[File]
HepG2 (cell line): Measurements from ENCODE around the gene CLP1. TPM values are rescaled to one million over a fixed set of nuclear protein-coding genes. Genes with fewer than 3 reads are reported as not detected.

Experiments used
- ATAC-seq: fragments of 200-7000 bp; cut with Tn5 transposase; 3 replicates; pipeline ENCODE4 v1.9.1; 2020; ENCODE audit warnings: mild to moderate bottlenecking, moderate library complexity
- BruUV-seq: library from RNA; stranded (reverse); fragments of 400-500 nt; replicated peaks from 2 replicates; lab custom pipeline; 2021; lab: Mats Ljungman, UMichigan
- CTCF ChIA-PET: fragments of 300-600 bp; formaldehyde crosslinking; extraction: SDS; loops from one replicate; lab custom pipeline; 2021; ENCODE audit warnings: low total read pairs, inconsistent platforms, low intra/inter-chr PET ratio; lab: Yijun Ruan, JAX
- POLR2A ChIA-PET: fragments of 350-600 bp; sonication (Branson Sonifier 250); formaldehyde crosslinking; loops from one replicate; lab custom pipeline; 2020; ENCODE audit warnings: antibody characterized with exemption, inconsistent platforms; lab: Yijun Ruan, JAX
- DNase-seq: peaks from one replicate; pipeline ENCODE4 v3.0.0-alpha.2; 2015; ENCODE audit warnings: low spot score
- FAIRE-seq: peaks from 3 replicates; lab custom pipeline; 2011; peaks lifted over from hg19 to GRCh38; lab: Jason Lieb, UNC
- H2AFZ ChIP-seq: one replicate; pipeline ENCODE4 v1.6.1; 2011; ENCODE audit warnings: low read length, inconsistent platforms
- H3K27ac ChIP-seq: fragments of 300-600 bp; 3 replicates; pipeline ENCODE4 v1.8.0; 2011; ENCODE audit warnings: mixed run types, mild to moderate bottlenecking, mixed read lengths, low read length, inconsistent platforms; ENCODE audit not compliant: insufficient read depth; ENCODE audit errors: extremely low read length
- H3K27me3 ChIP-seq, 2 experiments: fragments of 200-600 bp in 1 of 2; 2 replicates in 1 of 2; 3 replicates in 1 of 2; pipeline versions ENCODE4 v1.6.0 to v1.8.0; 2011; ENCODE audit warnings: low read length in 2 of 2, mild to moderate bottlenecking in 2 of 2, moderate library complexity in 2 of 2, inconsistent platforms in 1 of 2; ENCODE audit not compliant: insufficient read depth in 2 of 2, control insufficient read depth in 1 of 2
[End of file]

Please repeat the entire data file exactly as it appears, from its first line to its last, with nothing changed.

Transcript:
HepG2 (cell line): Measurements from ENCODE around the gene CLP1. TPM values are rescaled to one million over a fixed set of nuclear protein-coding genes. Genes with fewer than 3 reads are reported as not detected.

Experiments used
- ATAC-seq: fragments of 200-7000 bp; cut with Tn5 transposase; 3 replicates; pipeline ENCODE4 v1.9.1; 2020; ENCODE audit warnings: mild to moderate bottlenecking, moderate library complexity
- BruUV-seq: library from RNA; stranded (reverse); fragments of 400-500 nt; replicated peaks from 2 replicates; lab custom pipeline; 2021; lab: Mats Ljungman, UMichigan
- CTCF ChIA-PET: fragments of 300-600 bp; formaldehyde crosslinking; extraction: SDS; loops from one replicate; lab custom pipeline; 2021; ENCODE audit warnings: low total read pairs, inconsistent platforms, low intra/inter-chr PET ratio; lab: Yijun Ruan, JAX
- POLR2A ChIA-PET: fragments of 350-600 bp; sonication (Branson Sonifier 250); formaldehyde crosslinking; loops from one replicate; lab custom pipeline; 2020; ENCODE audit warnings: antibody characterized with exemption, inconsistent platforms; lab: Yijun Ruan, JAX
- DNase-seq: peaks from one replicate; pipeline ENCODE4 v3.0.0-alpha.2; 2015; ENCODE audit warnings: low spot score
- FAIRE-seq: peaks from 3 replicates; lab custom pipeline; 2011; peaks lifted over from hg19 to GRCh38; lab: Jason Lieb, UNC
- H2AFZ ChIP-seq: one replicate; pipeline ENCODE4 v1.6.1; 2011; ENCODE audit warnings: low read length, inconsistent platforms
- H3K27ac ChIP-seq: fragments of 300-600 bp; 3 replicates; pipeline ENCODE4 v1.8.0; 2011; ENCODE audit warnings: mixed run types, mild to moderate bottlenecking, mixed read lengths, low read length, inconsistent platforms; ENCODE audit not compliant: insufficient read depth; ENCODE audit errors: extremely low read length
- H3K27me3 ChIP-seq, 2 experiments: fragments of 200-600 bp in 1 of 2; 2 replicates in 1 of 2; 3 replicates in 1 of 2; pipeline versions ENCODE4 v1.6.0 to v1.8.0; 2011; ENCODE audit warnings: low read length in 2 of 2, mild to moderate bottlenecking in 2 of 2, moderate library complexity in 2 of 2, inconsistent platforms in 1 of 2; ENCODE audit not compliant: insufficient read depth in 2 of 2, control insufficient read depth in 1 of 2